8. Boston Celtics

The Celtics moving off of Gordon Hayward for nothing might have ruffled some feathers, but the constant shuffling of their lineup thanks to Hayward’s constant injuries might actually benefit Boston.

A larger role for Marcus Smart might be a little frightening, but he’ll make Boston’s starting lineup even more imposing on the defensive end.  ‘

The bottom line with Boston is the ceiling of Jayson Tatum.  Kemba Walker’s lingering knee issue is a big cause for concern, as it will keep him out for what seems to be a couple weeks to begin the season.  Whether that’s still bothering him throughout the year or not, Walker’s absence offers Tatum the chance to show us what he’s truly made of, and prove whether that pre-shutdown run he went on last year was legit or not.

Boston is going to need that out of Tatum this year.  Walker is a good player, but doesn’t bring to the table what Kyrie Irving did from a talent standpoint.  That’s the gap Tatum has to make up for.

Getting past the likes of Brooklyn and an improved Bucks team will be hard, but if Tatum’s the player some believe him to be, then the Celtics should find themselves challenging both teams for a spot in the Finals.

7. Denver Nuggets

The Nuggets miraculous playoff run might have had a bit more to do with the Clippers than Denver themselves, but that doesn’t mean they shouldn’t be taken seriously.

Jamal Murray’s ascension combined with what should be a much larger role for Michael Porter Jr. gives Denver a much higher ceiling than what we thought was possible with this team.  

The losses of Torrey Craig and Jerami Grant free up the Nuggets’ wing rotation signifcaltly.  The return of Will Barton will likely result in him starting, but MPJ closing games alongside Nikola Jokic and Murray gives Denver a ton of offensive firepower.

Murray played like someone who could go toe-to-toe with anyone against Utah and the Clippers in the playoffs.  MPJ’s ceiling as a shot creator also gives him that potential as well.  If those two can pull everything together, Denver is going to be a force.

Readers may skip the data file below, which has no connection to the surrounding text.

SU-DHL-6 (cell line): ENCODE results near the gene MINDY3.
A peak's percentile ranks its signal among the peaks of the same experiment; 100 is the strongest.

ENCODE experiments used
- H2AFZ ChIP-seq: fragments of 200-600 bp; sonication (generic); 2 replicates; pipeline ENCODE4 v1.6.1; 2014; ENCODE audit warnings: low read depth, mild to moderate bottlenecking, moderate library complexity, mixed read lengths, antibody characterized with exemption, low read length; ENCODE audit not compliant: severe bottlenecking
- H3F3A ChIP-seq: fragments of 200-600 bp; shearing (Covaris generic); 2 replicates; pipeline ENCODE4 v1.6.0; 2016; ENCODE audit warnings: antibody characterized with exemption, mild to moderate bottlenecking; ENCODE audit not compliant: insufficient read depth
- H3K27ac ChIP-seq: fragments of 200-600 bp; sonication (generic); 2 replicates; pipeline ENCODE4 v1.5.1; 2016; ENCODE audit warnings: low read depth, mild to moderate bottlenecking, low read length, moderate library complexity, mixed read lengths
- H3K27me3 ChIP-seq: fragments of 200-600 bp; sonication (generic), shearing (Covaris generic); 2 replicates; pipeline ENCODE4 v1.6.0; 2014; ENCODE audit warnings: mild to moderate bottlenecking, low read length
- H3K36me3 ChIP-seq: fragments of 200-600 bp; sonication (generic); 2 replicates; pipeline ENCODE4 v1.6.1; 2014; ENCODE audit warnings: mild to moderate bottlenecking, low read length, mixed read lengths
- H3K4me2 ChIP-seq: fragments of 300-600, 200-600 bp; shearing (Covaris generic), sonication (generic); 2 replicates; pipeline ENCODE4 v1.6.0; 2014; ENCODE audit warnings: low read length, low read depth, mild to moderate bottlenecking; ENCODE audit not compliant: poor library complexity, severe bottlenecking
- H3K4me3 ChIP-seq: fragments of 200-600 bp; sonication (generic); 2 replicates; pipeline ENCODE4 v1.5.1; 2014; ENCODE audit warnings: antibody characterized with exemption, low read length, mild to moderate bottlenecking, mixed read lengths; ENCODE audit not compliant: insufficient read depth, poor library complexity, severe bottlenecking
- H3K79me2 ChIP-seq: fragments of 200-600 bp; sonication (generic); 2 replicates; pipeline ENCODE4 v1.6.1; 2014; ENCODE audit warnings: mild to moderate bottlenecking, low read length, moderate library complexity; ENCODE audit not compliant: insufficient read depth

If not, the Nuggets are still in good shape.  Murray turning back into his pre-playoff self is still an offensive threat.  Denver has Jokic and everything he brings to the table.  Defense is likely their downfall if Murray and MPJ aren’t the next level shot creators we want them to be, but if they rise and Jokic remains himself, the Nuggets could see themselves in a favorable position against the Clippers again, and this time it’d wouldn’t be due to their opponent laziness.

6. Dallas Mavericks

For a team that goes as high as one player goes, the No. 6 spot on this ranking is quite high.

That’s the potential Luka Doncic has.  For all we know, it could be higher than this.  

Dallas should hang around the top of the West.  Expecting Doncic to top Kawhi Leonard or LeBron James’ teams is unreasonable, but Doncic is probably the third best player in the West if you started counting after the two above (Stephen Curry is still ahead of him, and Damian Lillard could rise or fall behind him this year).

Dallas was incredibly good last year with a limited roster and is now even better.  They added Josh Richardson – who’s the exact type of player you want around Doncic – and rookie Josh Green, who’s stronger than Richardson and provides similar shooting.  They swapped Seth Curry for his cheaper, younger clone in Tyrell Terry.  More athleticism came with the arrivals of rookie Tyler Bey and Wes Iwundu.